This month, I'm taking a break from LikeWise because my brain's a tad overextended. Since it's the season of thanking and giving, I hope you have much to be thankful for. And here's my giving advice: never obsess over what you don't have to give. Instead, focus on what you do have, including yourself and your talents.
To make up for this brief post, here's a festive video:
In author Terry Pratchett's Disc World series, dragons are real, as long as people believe in them. The stronger the belief, the more magnificent the dragon. In the series' first book, The Color of Magic, the main character is high above the ground, escaping on someone else's imagined dragon when he realizes doubting the dragon's existence could mean a long fall to the ground.
An article I wrote called Never Stop Believing was recently published in the Society of Children's Book Writers and Illustrators Bulletin magazine. It was about perseverance and fighting doubt in your work. I don't think I've ever met an artist or writer who hasn't faced doubt. For some, it's a constant companion. Writers experience it when their first drafts are criticized by peers, their polished work rejected by agents and editors, and their published work picked on by negative reviewers.
Yet, we keep on creating. It's who we are. Art grows inside of us and begs to be fulfilled. So we write our stories and craft our artworks and we try to believe they're worthy. That's where the dragons come in. I love the idea of a mighty beast as metaphor for our belief. The stronger our faith in our work, the more powerful the dragon. And it isn't just about our work, it's about believing in who we are, right now, no matter what we look like or what we've accomplished or how we compare to others. If we don't believe in ourselves, we cripple our abilities and potential.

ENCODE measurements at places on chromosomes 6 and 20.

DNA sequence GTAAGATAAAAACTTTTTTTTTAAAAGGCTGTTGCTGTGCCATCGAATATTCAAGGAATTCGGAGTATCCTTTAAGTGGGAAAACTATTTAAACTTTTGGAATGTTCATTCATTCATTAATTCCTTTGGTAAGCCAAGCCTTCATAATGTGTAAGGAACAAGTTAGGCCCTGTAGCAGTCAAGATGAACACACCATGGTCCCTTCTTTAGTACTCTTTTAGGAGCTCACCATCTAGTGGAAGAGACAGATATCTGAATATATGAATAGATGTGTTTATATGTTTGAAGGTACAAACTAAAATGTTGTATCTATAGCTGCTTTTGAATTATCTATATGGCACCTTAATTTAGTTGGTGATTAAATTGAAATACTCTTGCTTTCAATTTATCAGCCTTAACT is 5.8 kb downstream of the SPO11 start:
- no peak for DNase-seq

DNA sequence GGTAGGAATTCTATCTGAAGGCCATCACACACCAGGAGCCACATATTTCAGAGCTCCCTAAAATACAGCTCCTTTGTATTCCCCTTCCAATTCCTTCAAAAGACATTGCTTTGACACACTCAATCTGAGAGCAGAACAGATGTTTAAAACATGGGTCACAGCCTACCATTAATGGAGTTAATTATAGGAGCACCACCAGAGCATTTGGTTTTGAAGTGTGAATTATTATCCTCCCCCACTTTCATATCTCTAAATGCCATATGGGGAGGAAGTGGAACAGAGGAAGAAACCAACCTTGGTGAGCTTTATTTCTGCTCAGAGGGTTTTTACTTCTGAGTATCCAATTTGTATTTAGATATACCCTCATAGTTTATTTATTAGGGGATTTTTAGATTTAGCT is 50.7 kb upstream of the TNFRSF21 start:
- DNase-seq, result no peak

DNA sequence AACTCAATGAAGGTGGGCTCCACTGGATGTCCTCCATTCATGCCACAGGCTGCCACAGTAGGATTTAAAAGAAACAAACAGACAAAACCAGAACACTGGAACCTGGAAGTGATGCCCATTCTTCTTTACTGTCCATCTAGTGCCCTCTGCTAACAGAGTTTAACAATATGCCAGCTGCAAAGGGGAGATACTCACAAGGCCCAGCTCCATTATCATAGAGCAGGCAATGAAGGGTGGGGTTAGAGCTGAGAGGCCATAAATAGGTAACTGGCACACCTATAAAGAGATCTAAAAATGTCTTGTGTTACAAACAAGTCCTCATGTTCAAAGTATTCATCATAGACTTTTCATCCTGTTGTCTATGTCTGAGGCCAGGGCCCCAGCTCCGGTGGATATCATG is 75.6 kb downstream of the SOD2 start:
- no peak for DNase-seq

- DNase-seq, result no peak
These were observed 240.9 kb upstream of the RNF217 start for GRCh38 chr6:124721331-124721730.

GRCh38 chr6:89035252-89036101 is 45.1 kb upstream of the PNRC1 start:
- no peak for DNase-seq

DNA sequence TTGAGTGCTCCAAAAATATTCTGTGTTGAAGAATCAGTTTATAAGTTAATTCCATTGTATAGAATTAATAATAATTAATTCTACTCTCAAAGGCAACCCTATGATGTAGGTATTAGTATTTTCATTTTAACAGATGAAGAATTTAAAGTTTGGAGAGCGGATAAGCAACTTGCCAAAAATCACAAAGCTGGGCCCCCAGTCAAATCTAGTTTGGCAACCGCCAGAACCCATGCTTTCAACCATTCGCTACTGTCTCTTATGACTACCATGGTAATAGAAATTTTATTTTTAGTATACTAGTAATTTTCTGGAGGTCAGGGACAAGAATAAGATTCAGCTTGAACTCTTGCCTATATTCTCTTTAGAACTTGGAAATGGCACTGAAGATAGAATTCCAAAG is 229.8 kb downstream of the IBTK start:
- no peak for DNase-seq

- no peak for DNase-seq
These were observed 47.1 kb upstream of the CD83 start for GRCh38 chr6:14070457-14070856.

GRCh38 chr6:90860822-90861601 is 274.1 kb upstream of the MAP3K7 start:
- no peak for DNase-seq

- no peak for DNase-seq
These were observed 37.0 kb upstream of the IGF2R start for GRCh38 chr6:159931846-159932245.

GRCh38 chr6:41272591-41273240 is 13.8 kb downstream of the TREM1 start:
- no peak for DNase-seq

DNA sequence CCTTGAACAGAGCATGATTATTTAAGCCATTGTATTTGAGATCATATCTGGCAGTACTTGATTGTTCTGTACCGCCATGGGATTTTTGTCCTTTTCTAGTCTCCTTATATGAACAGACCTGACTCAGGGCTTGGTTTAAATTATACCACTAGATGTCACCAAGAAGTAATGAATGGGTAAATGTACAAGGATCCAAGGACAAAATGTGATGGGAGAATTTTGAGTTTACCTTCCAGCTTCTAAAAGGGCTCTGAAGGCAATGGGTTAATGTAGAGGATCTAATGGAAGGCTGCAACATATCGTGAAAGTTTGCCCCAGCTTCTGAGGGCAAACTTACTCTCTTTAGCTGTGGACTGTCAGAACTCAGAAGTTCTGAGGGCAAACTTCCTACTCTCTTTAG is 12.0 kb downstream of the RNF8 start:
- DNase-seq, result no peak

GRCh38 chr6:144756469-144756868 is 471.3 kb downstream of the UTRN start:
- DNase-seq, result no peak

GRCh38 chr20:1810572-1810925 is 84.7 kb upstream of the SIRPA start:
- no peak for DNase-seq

Imagine you're nestled behind a dragon's wings, flying high over your town. You've just finished your latest art or story and it's good, maybe better than good. You can't wait to show it to others. Some love it and some don't. You downplay the praise and focus on the criticism. Your dragon starts to fade and you're falling fast towards the ground.
If we rely on others to confirm our art is worthy, we abandon the creative spirit inside of us. That spirit needs our faith to keep it flying high. So envision your dragon and feed it often. Grow it into something powerful and beautiful, just like you.
I write middle grade and young adult books with a magical twist. And creatures, always creatures. I'm represented by the fabulous Leslie Zampetti of Dunham Lit.
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